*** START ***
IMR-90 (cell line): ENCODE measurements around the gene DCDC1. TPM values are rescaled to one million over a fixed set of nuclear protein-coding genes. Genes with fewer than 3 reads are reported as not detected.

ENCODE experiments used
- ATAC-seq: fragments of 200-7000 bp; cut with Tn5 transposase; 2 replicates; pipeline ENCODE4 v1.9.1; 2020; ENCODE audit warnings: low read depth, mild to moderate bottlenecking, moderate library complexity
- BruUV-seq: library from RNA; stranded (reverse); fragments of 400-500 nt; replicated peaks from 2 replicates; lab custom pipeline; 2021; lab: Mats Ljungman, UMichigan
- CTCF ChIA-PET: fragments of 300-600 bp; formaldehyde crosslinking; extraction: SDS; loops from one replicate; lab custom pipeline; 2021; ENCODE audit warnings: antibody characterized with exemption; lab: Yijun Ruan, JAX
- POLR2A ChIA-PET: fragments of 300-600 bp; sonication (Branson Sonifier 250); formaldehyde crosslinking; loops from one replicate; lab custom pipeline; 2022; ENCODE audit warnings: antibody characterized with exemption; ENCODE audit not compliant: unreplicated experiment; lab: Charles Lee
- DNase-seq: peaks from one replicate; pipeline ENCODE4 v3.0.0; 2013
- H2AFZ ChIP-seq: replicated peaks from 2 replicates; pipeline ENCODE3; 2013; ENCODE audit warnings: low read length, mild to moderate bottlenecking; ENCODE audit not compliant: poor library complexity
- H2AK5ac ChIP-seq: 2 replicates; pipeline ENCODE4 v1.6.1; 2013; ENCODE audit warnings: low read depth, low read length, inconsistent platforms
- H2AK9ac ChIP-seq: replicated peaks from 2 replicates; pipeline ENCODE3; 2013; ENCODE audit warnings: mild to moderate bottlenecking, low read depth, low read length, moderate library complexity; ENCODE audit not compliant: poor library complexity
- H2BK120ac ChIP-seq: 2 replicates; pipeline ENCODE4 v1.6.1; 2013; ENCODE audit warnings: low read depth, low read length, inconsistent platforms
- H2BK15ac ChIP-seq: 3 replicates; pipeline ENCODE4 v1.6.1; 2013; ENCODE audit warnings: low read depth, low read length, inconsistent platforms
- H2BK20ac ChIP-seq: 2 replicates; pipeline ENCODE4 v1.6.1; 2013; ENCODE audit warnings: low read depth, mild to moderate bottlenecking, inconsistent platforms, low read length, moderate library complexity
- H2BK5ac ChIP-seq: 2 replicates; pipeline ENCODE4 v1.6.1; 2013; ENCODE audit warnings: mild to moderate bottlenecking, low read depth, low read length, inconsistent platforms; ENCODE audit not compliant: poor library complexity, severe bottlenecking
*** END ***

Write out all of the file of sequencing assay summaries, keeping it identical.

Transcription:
IMR-90 (cell line): ENCODE measurements around the gene DCDC1. TPM values are rescaled to one million over a fixed set of nuclear protein-coding genes. Genes with fewer than 3 reads are reported as not detected.

ENCODE experiments used
- ATAC-seq: fragments of 200-7000 bp; cut with Tn5 transposase; 2 replicates; pipeline ENCODE4 v1.9.1; 2020; ENCODE audit warnings: low read depth, mild to moderate bottlenecking, moderate library complexity
- BruUV-seq: library from RNA; stranded (reverse); fragments of 400-500 nt; replicated peaks from 2 replicates; lab custom pipeline; 2021; lab: Mats Ljungman, UMichigan
- CTCF ChIA-PET: fragments of 300-600 bp; formaldehyde crosslinking; extraction: SDS; loops from one replicate; lab custom pipeline; 2021; ENCODE audit warnings: antibody characterized with exemption; lab: Yijun Ruan, JAX
- POLR2A ChIA-PET: fragments of 300-600 bp; sonication (Branson Sonifier 250); formaldehyde crosslinking; loops from one replicate; lab custom pipeline; 2022; ENCODE audit warnings: antibody characterized with exemption; ENCODE audit not compliant: unreplicated experiment; lab: Charles Lee
- DNase-seq: peaks from one replicate; pipeline ENCODE4 v3.0.0; 2013
- H2AFZ ChIP-seq: replicated peaks from 2 replicates; pipeline ENCODE3; 2013; ENCODE audit warnings: low read length, mild to moderate bottlenecking; ENCODE audit not compliant: poor library complexity
- H2AK5ac ChIP-seq: 2 replicates; pipeline ENCODE4 v1.6.1; 2013; ENCODE audit warnings: low read depth, low read length, inconsistent platforms
- H2AK9ac ChIP-seq: replicated peaks from 2 replicates; pipeline ENCODE3; 2013; ENCODE audit warnings: mild to moderate bottlenecking, low read depth, low read length, moderate library complexity; ENCODE audit not compliant: poor library complexity
- H2BK120ac ChIP-seq: 2 replicates; pipeline ENCODE4 v1.6.1; 2013; ENCODE audit warnings: low read depth, low read length, inconsistent platforms
- H2BK15ac ChIP-seq: 3 replicates; pipeline ENCODE4 v1.6.1; 2013; ENCODE audit warnings: low read depth, low read length, inconsistent platforms
- H2BK20ac ChIP-seq: 2 replicates; pipeline ENCODE4 v1.6.1; 2013; ENCODE audit warnings: low read depth, mild to moderate bottlenecking, inconsistent platforms, low read length, moderate library complexity
- H2BK5ac ChIP-seq: 2 replicates; pipeline ENCODE4 v1.6.1; 2013; ENCODE audit warnings: mild to moderate bottlenecking, low read depth, low read length, inconsistent platforms; ENCODE audit not compliant: poor library complexity, severe bottlenecking